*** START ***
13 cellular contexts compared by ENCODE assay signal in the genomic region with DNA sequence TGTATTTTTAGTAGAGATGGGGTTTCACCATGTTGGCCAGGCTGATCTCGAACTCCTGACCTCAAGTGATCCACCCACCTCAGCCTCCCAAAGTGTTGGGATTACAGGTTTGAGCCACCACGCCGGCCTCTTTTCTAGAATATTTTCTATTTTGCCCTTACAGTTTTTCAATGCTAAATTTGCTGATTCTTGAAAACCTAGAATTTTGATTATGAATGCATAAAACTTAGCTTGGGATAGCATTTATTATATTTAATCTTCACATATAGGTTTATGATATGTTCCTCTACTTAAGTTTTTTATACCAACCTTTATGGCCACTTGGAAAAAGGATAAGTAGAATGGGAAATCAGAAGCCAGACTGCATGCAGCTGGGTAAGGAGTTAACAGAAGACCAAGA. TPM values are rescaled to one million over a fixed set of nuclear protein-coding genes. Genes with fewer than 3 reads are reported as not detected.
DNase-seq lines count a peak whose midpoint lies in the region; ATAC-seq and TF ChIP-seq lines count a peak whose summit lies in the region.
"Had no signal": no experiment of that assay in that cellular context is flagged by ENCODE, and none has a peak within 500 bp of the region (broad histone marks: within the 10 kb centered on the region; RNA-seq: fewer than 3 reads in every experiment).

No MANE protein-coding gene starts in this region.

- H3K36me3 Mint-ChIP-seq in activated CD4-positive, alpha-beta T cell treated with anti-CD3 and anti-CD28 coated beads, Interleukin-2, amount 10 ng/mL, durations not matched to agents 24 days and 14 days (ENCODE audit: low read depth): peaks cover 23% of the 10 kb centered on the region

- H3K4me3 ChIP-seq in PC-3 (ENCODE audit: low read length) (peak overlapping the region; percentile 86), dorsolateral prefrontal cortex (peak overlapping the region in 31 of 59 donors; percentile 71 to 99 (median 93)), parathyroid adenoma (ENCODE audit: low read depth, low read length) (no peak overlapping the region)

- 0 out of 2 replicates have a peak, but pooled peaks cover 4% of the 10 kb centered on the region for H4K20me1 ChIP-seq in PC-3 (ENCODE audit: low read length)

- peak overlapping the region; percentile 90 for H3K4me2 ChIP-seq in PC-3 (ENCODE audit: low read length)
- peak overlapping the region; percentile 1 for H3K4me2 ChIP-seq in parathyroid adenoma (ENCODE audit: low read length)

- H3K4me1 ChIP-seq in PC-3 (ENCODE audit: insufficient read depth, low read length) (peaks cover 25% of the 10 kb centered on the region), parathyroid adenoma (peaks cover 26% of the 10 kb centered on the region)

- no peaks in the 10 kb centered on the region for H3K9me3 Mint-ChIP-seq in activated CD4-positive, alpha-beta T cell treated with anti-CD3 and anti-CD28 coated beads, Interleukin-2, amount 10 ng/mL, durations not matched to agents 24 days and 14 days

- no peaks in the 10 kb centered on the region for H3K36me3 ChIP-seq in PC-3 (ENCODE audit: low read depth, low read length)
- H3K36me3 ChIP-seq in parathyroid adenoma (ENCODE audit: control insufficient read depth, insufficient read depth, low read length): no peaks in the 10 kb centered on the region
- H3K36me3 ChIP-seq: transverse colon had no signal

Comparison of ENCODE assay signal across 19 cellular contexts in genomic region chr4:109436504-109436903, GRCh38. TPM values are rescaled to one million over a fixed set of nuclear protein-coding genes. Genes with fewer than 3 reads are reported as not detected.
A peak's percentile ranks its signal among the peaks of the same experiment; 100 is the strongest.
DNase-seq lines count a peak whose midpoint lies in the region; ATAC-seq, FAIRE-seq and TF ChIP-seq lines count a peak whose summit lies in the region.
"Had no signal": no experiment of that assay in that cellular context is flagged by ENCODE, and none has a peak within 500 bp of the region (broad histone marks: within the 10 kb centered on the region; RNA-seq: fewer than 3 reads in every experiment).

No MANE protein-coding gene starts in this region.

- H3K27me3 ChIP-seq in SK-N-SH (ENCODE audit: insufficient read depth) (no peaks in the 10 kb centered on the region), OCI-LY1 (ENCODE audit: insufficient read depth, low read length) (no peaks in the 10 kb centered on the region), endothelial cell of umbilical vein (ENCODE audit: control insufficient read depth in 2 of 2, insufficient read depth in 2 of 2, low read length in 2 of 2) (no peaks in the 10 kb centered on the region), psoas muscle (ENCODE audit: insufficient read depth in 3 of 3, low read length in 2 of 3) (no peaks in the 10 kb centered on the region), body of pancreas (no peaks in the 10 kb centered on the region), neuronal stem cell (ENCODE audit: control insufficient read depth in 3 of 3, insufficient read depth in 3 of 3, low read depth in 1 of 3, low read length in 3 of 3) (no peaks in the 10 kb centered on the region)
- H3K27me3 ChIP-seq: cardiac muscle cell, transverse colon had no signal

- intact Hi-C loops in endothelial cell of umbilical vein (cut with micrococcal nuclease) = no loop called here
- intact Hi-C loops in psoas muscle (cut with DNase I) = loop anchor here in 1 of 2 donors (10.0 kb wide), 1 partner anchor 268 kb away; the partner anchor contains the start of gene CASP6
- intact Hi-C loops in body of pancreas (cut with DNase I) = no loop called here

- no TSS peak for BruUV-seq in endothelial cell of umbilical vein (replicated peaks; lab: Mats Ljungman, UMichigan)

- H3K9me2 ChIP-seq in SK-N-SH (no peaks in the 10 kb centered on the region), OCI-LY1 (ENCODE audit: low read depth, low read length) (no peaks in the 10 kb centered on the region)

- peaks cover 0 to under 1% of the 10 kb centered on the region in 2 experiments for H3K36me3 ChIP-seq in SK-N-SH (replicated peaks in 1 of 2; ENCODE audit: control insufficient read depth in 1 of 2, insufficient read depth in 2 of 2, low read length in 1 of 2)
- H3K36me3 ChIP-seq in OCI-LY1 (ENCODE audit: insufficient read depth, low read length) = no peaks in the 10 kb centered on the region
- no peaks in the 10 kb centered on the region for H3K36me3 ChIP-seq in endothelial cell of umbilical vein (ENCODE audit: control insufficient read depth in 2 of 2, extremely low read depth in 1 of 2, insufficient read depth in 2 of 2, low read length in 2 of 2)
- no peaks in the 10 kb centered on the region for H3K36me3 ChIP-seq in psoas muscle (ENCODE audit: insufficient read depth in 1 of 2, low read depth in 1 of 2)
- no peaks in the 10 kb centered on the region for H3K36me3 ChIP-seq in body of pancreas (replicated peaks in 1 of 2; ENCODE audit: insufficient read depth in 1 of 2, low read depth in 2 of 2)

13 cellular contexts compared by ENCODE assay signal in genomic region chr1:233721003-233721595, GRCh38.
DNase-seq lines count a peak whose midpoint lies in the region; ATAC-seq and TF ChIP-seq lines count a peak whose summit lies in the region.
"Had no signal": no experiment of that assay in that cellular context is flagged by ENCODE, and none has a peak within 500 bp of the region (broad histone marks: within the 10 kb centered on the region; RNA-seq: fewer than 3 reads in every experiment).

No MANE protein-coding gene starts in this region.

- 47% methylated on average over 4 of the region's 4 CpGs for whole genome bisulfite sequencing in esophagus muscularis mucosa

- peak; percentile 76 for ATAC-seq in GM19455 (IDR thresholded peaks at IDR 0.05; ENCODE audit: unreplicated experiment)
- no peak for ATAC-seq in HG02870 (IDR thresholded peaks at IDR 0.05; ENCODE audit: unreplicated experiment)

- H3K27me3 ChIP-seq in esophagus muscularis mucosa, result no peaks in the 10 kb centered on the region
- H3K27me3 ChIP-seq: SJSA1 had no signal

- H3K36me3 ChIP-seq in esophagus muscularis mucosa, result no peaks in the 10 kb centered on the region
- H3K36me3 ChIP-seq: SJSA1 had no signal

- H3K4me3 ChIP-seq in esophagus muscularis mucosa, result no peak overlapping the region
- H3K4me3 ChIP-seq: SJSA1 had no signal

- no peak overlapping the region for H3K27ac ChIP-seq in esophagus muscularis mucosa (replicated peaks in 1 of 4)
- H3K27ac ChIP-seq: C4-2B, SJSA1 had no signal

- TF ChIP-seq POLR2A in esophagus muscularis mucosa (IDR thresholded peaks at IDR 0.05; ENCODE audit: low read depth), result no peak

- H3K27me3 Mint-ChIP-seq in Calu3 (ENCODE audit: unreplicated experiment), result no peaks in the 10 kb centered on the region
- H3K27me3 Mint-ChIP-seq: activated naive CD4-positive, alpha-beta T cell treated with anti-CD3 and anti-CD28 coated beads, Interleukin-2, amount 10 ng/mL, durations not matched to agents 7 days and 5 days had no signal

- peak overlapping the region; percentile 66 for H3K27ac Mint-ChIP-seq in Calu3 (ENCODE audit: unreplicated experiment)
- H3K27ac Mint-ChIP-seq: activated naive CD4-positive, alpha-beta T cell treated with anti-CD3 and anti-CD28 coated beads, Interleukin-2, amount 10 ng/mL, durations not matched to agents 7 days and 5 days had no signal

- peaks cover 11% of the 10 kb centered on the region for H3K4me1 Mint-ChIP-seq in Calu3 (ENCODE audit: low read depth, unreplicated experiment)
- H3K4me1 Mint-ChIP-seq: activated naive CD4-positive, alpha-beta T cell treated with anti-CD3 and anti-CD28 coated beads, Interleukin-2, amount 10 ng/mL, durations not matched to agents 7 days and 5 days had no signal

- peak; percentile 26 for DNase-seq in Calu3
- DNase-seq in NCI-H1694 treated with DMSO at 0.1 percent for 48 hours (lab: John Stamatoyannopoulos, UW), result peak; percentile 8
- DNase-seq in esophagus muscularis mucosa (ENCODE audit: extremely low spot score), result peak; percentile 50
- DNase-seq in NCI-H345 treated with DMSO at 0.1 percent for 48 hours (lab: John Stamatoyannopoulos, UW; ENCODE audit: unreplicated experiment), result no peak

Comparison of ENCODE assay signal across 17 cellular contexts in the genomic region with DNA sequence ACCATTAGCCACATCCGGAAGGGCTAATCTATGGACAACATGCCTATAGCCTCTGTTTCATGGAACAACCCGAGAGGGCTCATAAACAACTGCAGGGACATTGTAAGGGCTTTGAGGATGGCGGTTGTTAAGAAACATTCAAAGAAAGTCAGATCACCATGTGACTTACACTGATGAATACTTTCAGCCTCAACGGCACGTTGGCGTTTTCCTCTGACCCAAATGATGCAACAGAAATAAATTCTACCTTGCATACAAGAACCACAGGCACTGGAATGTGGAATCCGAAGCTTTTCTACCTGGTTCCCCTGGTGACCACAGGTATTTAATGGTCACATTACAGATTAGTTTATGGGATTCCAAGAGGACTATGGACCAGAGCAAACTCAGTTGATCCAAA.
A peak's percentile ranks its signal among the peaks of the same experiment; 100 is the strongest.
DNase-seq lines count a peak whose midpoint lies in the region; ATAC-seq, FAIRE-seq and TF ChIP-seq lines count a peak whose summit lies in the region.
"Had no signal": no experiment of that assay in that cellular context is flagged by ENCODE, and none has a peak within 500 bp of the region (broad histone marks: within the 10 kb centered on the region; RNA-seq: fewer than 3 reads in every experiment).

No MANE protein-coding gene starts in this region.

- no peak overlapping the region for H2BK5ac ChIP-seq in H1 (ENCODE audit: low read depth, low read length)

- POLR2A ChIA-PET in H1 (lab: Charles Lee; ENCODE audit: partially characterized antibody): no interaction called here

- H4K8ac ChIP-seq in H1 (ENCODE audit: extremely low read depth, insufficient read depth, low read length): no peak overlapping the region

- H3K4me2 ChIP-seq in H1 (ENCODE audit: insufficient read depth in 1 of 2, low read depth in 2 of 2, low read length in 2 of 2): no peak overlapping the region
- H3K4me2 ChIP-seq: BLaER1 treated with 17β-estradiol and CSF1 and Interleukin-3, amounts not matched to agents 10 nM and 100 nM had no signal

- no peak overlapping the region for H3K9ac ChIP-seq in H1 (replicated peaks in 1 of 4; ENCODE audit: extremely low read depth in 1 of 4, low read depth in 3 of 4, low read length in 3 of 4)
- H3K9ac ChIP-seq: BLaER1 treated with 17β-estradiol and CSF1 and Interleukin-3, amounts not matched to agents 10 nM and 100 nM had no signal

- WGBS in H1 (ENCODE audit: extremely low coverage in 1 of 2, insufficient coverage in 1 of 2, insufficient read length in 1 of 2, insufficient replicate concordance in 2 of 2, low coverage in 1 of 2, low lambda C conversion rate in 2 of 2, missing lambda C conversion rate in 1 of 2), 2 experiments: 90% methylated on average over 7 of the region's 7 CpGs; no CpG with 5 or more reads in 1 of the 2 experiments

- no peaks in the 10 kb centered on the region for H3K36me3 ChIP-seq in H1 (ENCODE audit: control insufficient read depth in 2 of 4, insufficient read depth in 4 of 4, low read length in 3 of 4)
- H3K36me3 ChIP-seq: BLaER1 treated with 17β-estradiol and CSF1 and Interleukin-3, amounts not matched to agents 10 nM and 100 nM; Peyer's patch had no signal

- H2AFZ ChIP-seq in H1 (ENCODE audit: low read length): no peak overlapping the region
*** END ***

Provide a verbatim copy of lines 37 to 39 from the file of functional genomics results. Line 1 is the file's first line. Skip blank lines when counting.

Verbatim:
- peak; percentile 76 for ATAC-seq in GM19455 (IDR thresholded peaks at IDR 0.05; ENCODE audit: unreplicated experiment)
- no peak for ATAC-seq in HG02870 (IDR thresholded peaks at IDR 0.05; ENCODE audit: unreplicated experiment)

- H3K27me3 ChIP-seq in esophagus muscularis mucosa, result no peaks in the 10 kb centered on the region